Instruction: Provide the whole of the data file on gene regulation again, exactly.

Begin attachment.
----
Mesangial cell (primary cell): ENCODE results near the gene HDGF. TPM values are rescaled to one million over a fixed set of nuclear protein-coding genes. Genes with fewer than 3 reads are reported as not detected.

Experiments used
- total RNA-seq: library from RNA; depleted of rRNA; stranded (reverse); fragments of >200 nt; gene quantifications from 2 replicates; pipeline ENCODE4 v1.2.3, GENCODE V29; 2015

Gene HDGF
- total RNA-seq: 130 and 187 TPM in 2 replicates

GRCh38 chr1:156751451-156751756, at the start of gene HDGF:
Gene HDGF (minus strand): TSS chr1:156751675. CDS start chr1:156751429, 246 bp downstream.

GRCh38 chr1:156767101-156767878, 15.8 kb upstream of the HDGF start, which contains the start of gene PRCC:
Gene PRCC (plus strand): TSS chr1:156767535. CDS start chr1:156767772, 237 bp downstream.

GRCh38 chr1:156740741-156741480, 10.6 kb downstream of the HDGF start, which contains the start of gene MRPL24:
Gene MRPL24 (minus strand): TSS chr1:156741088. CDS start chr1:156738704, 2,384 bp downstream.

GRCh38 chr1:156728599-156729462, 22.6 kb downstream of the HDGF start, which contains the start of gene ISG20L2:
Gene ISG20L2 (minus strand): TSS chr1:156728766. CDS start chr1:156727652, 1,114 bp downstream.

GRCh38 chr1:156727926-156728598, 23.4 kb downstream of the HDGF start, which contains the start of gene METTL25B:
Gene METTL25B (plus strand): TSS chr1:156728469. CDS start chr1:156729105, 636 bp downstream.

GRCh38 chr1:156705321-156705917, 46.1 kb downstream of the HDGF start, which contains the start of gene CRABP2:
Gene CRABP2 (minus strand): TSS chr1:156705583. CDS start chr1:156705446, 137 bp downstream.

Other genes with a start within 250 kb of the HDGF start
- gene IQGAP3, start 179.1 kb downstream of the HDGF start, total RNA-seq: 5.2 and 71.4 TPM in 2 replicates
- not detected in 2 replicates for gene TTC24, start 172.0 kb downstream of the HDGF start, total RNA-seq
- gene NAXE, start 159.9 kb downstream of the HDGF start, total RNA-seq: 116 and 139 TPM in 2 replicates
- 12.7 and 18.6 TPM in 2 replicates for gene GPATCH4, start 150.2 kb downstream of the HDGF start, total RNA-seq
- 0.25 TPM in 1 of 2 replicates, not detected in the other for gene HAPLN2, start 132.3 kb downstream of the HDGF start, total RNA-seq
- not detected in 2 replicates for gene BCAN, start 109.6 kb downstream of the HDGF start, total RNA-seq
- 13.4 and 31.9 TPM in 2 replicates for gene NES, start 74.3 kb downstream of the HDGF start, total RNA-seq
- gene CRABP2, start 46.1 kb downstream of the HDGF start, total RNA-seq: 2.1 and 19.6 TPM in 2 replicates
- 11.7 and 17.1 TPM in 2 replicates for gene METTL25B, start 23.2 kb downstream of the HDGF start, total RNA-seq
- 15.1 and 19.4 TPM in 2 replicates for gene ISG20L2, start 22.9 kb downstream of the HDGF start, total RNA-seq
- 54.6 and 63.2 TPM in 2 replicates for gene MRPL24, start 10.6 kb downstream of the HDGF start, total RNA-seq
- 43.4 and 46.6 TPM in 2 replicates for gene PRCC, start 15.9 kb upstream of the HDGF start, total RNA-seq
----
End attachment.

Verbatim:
Mesangial cell (primary cell): ENCODE results near the gene HDGF. TPM values are rescaled to one million over a fixed set of nuclear protein-coding genes. Genes with fewer than 3 reads are reported as not detected.

Experiments used
- total RNA-seq: library from RNA; depleted of rRNA; stranded (reverse); fragments of >200 nt; gene quantifications from 2 replicates; pipeline ENCODE4 v1.2.3, GENCODE V29; 2015

Gene HDGF
- total RNA-seq: 130 and 187 TPM in 2 replicates

GRCh38 chr1:156751451-156751756, at the start of gene HDGF:
Gene HDGF (minus strand): TSS chr1:156751675. CDS start chr1:156751429, 246 bp downstream.

GRCh38 chr1:156767101-156767878, 15.8 kb upstream of the HDGF start, which contains the start of gene PRCC:
Gene PRCC (plus strand): TSS chr1:156767535. CDS start chr1:156767772, 237 bp downstream.

GRCh38 chr1:156740741-156741480, 10.6 kb downstream of the HDGF start, which contains the start of gene MRPL24:
Gene MRPL24 (minus strand): TSS chr1:156741088. CDS start chr1:156738704, 2,384 bp downstream.

GRCh38 chr1:156728599-156729462, 22.6 kb downstream of the HDGF start, which contains the start of gene ISG20L2:
Gene ISG20L2 (minus strand): TSS chr1:156728766. CDS start chr1:156727652, 1,114 bp downstream.

GRCh38 chr1:156727926-156728598, 23.4 kb downstream of the HDGF start, which contains the start of gene METTL25B:
Gene METTL25B (plus strand): TSS chr1:156728469. CDS start chr1:156729105, 636 bp downstream.

GRCh38 chr1:156705321-156705917, 46.1 kb downstream of the HDGF start, which contains the start of gene CRABP2:
Gene CRABP2 (minus strand): TSS chr1:156705583. CDS start chr1:156705446, 137 bp downstream.

Other genes with a start within 250 kb of the HDGF start
- gene IQGAP3, start 179.1 kb downstream of the HDGF start, total RNA-seq: 5.2 and 71.4 TPM in 2 replicates
- not detected in 2 replicates for gene TTC24, start 172.0 kb downstream of the HDGF start, total RNA-seq
- gene NAXE, start 159.9 kb downstream of the HDGF start, total RNA-seq: 116 and 139 TPM in 2 replicates
- 12.7 and 18.6 TPM in 2 replicates for gene GPATCH4, start 150.2 kb downstream of the HDGF start, total RNA-seq
- 0.25 TPM in 1 of 2 replicates, not detected in the other for gene HAPLN2, start 132.3 kb downstream of the HDGF start, total RNA-seq
- not detected in 2 replicates for gene BCAN, start 109.6 kb downstream of the HDGF start, total RNA-seq
- 13.4 and 31.9 TPM in 2 replicates for gene NES, start 74.3 kb downstream of the HDGF start, total RNA-seq
- gene CRABP2, start 46.1 kb downstream of the HDGF start, total RNA-seq: 2.1 and 19.6 TPM in 2 replicates
- 11.7 and 17.1 TPM in 2 replicates for gene METTL25B, start 23.2 kb downstream of the HDGF start, total RNA-seq
- 15.1 and 19.4 TPM in 2 replicates for gene ISG20L2, start 22.9 kb downstream of the HDGF start, total RNA-seq
- 54.6 and 63.2 TPM in 2 replicates for gene MRPL24, start 10.6 kb downstream of the HDGF start, total RNA-seq
- 43.4 and 46.6 TPM in 2 replicates for gene PRCC, start 15.9 kb upstream of the HDGF start, total RNA-seq